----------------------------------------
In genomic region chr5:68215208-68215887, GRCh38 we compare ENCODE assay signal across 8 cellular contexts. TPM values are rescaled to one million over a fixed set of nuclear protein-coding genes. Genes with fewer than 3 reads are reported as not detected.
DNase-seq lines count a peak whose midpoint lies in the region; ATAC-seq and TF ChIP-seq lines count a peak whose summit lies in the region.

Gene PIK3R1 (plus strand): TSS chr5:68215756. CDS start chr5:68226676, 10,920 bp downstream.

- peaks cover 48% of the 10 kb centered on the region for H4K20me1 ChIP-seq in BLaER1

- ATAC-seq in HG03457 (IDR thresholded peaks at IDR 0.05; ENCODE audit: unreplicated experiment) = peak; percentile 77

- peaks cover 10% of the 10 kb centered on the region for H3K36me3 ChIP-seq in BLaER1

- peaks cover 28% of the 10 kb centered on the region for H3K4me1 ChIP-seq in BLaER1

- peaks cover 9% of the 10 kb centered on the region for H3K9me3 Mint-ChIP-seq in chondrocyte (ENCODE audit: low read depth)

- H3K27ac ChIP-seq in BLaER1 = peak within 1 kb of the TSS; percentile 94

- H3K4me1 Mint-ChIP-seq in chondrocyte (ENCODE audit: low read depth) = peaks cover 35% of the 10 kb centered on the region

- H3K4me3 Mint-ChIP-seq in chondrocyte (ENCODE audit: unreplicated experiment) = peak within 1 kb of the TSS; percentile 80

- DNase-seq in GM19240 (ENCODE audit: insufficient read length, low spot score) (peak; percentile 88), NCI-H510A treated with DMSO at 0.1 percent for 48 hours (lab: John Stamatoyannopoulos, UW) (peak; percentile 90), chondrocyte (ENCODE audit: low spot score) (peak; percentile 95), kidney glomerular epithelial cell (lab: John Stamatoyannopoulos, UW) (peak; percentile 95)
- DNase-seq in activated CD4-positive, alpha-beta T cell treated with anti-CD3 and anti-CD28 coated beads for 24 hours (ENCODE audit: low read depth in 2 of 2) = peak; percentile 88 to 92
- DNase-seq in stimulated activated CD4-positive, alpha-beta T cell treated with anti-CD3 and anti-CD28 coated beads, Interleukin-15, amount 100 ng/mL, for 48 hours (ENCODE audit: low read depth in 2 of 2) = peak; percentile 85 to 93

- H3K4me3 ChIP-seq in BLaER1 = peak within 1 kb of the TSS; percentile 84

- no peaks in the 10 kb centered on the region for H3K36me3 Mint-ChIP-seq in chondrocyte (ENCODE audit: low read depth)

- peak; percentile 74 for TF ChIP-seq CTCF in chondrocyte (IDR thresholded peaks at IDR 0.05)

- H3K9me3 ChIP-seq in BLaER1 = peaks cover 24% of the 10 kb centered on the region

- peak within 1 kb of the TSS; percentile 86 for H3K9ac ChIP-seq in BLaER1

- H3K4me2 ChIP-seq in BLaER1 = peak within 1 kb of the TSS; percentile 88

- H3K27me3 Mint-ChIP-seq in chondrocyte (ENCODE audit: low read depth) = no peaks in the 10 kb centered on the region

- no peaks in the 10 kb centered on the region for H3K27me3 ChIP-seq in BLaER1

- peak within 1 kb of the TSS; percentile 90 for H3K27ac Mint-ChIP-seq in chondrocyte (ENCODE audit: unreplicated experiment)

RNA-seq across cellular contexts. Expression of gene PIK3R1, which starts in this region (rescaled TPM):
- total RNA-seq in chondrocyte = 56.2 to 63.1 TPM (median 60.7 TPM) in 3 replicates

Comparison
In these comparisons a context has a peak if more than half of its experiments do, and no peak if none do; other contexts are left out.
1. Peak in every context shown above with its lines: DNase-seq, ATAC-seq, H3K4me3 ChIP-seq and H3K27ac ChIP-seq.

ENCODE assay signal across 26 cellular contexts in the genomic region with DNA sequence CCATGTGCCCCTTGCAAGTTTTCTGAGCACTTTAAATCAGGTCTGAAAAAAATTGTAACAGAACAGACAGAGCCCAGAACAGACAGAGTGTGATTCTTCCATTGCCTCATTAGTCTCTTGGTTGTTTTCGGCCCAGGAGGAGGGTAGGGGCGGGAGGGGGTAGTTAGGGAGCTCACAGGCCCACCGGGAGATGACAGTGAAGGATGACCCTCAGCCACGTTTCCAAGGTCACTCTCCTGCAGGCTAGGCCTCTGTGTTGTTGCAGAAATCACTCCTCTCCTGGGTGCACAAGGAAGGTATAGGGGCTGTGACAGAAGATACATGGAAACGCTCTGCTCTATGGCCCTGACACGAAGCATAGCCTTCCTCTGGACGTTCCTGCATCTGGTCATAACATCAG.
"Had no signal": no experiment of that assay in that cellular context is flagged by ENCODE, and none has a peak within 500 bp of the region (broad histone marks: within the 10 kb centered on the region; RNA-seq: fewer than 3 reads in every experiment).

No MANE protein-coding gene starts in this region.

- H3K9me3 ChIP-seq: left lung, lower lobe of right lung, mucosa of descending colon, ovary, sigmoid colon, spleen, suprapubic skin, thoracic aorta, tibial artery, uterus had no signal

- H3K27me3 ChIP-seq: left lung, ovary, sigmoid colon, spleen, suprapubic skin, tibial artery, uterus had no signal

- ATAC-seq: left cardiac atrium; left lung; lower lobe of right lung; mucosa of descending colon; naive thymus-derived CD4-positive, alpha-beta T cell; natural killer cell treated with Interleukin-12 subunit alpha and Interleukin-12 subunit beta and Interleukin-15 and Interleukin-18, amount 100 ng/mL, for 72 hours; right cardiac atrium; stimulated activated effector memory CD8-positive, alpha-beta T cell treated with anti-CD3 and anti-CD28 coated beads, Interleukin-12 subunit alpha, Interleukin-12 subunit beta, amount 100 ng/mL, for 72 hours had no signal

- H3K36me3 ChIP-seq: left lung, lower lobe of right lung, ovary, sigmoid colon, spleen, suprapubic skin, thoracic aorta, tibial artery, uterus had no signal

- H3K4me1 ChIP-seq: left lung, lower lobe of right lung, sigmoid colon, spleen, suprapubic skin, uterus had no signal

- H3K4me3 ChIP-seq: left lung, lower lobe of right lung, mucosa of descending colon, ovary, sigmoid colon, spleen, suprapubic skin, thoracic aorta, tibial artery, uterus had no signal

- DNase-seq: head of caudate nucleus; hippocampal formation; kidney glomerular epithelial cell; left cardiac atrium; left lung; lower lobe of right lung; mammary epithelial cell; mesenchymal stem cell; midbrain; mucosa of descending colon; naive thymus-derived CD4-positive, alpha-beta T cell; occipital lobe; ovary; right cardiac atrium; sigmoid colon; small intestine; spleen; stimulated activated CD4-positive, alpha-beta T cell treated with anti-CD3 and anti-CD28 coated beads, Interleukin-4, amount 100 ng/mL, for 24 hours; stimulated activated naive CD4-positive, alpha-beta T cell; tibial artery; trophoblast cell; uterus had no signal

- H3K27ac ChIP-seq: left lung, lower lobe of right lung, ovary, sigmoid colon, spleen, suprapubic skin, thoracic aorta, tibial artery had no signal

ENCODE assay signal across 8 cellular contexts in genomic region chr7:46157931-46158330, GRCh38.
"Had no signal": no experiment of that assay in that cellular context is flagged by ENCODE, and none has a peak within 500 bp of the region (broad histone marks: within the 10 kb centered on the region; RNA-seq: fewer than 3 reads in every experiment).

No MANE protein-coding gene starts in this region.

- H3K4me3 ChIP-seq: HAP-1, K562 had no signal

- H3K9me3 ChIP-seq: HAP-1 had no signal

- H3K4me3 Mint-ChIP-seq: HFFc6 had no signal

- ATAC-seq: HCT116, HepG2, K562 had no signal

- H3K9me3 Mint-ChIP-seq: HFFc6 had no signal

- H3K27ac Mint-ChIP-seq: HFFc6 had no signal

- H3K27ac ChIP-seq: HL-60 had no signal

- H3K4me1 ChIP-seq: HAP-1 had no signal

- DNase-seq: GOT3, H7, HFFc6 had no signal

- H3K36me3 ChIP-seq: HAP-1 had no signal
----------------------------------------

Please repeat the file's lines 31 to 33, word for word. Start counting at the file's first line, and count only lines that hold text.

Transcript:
No MANE protein-coding gene starts in this region.

- H3K9me3 ChIP-seq: left lung, lower lobe of right lung, mucosa of descending colon, ovary, sigmoid colon, spleen, suprapubic skin, thoracic aorta, tibial artery, uterus had no signal

- H3K27me3 ChIP-seq: left lung, ovary, sigmoid colon, spleen, suprapubic skin, tibial artery, uterus had no signal